Social Security Penalty

WHEN one collects a corporate pension, he pays taxes on it at the normal income tax rate. Not so with a Social Security pension. Under current law, older workers between the ages of 65 and 69 lose $1 in Social Security benefits for every $2 they earn above $8,800. The limit is $6,480 for workers under age 65, and there is no limit for those 70 or older. The penalty amounts to a steep 50 percent marginal tax rate, well above the top marginal income tax rate of 33 percent.

This penalty stems from the days of the Great Depression when jobs were scarce. It was meant to encourage full retirement to open up positions for younger workers. Even then this high taxation of the working elderly was dubious. That's because those choosing to work in their senior years will spend or save their extra earnings, adding to the consumer demand and capital supply that creates new jobs.

The system makes even less sense today when the average age is advancing rapidly. Government should be encouraging older people to work and add to the nation's output, especially when that makes them happier or provides needed income. Government will still reap a share of these earnings from normal taxation.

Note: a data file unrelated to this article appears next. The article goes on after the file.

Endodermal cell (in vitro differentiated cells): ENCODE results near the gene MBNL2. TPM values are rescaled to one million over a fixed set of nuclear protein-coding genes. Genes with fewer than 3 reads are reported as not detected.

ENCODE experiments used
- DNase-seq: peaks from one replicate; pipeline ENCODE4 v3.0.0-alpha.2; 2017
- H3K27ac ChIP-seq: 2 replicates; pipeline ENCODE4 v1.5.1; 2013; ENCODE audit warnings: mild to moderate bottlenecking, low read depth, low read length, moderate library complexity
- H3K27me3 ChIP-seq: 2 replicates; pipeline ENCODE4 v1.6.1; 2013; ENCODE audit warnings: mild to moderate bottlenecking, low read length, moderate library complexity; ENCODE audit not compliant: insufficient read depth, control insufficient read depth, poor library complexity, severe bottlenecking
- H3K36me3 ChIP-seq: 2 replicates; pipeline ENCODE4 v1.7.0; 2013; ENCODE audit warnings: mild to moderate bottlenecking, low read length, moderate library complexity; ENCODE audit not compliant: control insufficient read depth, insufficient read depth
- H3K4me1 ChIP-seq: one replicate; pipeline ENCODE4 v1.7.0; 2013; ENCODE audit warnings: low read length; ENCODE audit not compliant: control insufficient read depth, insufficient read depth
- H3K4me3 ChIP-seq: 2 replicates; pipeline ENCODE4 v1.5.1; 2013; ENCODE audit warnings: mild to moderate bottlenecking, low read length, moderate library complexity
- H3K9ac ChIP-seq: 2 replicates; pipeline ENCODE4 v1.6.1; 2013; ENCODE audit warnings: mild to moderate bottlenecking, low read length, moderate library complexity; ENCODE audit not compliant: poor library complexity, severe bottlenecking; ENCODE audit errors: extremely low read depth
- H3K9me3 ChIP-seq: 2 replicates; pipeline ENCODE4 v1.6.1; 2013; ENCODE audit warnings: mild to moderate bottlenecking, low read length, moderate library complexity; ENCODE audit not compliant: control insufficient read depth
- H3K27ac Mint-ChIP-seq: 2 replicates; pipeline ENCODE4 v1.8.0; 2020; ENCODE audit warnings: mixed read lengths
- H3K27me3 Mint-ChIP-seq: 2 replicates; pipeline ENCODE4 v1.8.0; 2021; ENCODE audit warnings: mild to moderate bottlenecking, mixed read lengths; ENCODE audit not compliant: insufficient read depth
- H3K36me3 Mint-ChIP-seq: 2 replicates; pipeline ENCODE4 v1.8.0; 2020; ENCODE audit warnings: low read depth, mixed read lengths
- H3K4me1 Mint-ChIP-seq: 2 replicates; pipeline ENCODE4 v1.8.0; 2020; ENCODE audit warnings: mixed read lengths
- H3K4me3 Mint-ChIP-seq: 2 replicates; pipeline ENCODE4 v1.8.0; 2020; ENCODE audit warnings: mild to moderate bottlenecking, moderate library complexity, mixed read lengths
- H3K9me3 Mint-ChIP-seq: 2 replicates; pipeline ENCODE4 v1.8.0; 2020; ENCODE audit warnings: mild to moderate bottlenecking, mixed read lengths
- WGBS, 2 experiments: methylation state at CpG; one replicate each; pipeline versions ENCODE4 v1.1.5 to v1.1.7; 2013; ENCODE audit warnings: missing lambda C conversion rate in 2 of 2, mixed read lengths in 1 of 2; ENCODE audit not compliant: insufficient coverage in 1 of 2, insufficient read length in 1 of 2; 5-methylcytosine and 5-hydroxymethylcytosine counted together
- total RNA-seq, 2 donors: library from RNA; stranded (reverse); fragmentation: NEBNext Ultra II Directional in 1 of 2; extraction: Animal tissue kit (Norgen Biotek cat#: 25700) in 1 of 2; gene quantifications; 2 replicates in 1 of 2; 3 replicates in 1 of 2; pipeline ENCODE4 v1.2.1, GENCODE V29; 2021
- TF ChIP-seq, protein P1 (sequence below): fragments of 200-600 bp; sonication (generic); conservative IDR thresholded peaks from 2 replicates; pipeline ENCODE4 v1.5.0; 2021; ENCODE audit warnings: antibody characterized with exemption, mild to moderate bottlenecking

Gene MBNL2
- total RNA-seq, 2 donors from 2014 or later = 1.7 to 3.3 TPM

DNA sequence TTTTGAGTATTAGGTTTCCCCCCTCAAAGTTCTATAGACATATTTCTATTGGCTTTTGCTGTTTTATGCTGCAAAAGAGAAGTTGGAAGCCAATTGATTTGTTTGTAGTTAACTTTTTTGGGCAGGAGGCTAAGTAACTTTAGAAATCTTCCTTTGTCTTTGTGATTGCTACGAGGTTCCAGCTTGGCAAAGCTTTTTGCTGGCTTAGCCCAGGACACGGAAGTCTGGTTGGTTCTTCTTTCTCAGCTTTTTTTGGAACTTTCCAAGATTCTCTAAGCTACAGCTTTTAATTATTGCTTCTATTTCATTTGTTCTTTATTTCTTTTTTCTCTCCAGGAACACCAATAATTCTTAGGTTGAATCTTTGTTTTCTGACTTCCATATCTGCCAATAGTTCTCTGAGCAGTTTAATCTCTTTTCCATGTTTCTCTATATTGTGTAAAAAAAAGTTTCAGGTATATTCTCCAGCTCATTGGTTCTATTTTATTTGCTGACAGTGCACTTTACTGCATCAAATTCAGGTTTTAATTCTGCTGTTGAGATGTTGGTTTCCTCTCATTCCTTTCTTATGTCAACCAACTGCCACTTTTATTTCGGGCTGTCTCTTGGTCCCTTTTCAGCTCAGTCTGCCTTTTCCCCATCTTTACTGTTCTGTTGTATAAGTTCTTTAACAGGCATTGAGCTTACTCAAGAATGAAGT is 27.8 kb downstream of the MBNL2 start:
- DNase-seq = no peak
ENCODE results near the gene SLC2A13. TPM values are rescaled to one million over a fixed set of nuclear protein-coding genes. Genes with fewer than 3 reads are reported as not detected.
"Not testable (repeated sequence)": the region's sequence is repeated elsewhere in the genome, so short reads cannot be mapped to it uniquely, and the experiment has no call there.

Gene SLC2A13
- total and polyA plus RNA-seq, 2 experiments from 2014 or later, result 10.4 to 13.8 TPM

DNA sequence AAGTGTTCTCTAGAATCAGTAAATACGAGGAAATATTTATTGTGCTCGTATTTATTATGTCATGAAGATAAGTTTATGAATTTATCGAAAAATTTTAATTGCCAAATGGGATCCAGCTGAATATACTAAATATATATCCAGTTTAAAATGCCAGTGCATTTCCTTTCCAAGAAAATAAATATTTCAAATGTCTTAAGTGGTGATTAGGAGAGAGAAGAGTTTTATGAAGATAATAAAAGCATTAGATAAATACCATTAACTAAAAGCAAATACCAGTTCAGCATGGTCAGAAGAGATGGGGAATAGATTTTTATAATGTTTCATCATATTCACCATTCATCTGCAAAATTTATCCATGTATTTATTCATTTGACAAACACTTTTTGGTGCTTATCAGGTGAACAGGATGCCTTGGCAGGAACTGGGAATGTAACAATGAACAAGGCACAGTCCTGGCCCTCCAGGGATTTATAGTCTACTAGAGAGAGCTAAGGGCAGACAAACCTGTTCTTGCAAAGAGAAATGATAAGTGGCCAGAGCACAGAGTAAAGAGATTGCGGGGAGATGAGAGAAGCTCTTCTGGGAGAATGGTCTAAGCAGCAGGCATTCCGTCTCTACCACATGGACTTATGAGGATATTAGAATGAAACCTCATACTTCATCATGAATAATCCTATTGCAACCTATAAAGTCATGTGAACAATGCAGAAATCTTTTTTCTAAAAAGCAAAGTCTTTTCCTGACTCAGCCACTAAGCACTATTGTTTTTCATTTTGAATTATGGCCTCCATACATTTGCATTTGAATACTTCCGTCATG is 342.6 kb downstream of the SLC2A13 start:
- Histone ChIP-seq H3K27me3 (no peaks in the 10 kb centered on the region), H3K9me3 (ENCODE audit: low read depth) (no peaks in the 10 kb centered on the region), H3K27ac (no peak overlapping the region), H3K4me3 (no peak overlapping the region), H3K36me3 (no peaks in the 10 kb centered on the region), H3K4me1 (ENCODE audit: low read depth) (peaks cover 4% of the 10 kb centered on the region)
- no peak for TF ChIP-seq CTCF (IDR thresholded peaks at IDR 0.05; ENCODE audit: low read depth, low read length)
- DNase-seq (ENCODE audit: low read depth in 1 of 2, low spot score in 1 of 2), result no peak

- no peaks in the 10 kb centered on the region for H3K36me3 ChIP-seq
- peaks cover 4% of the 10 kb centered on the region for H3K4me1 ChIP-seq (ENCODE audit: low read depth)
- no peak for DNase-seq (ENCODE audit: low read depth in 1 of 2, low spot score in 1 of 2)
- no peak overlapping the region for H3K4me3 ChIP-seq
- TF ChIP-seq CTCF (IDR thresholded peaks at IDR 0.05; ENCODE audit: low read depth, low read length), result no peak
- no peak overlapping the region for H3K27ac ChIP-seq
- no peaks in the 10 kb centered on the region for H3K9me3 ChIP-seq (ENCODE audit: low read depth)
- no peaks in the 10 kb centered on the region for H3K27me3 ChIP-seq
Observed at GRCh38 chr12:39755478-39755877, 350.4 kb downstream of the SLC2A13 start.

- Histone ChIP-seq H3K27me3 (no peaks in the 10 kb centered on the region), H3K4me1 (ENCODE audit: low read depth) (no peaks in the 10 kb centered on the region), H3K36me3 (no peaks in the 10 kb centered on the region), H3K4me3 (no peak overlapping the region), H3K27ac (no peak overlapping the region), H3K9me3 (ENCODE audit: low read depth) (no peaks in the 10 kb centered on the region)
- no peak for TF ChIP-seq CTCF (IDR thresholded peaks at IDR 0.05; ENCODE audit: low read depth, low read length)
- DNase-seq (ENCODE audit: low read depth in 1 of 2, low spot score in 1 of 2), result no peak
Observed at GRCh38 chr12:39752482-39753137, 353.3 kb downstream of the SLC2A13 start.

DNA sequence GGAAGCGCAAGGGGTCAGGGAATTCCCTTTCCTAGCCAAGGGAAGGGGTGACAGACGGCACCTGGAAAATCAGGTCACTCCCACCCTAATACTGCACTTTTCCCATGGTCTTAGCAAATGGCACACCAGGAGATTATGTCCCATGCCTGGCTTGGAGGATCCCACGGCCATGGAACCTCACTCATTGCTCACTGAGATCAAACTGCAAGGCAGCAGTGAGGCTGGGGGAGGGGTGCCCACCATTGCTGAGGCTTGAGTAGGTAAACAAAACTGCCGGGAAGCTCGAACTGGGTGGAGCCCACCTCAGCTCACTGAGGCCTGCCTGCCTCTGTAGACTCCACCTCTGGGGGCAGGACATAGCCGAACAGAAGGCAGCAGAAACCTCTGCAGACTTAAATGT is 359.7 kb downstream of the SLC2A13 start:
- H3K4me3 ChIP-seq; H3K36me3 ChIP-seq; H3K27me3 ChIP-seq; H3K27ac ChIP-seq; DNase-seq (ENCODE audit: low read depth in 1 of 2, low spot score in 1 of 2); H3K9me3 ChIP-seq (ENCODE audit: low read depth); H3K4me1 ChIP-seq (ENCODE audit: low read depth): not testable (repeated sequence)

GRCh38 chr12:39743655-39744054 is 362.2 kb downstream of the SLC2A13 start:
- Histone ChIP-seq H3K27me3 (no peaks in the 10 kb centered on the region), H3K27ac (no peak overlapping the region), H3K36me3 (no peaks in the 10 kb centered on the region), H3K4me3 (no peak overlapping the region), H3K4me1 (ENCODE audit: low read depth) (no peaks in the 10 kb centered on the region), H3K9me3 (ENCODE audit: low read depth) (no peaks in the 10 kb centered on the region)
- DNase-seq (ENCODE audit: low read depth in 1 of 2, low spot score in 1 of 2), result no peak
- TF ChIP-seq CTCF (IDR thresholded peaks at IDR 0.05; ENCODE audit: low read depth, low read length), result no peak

Now a study by two research groups maintains the new taxes paid by older workers would exceed by some $140 million the higher Social Security benefits.

At present, almost 1 million Social Security beneficiaries lose some or all of their benefits each year. Another 100,000 people in the 65-to-69 age group do not file for Social Security benefits.

The new report, by the Institute for Policy Innovation and the National Center for Policy Analysis, calculates that removal of the earnings limit would prompt more than 700,000 retirees to enter the labor market. Output of goods and services would increase by at least $15.4 billion. Government revenue would rise by $4.9 billion, modestly exceeding the cost of continuing to provide full Social Security benefits to these working elderly.

The Social Security Administration believes, contrary to the analysis of the two Dallas-based research institutes, that relaxation of the earnings limits would cost the government money.

One test of these views will come next year when the earnings penalty is reduced to $1 on every $3 earned, or 33 percent. The extra earnings of older people encouraged to work by this lesser penalty should give some idea of the cost - or additional revenues - of the government.

The House Ways and Means Committee has voted to raise the earnings limit for those aged 65-69 to $10,440 by 1991. That's an improvement, but not enough.

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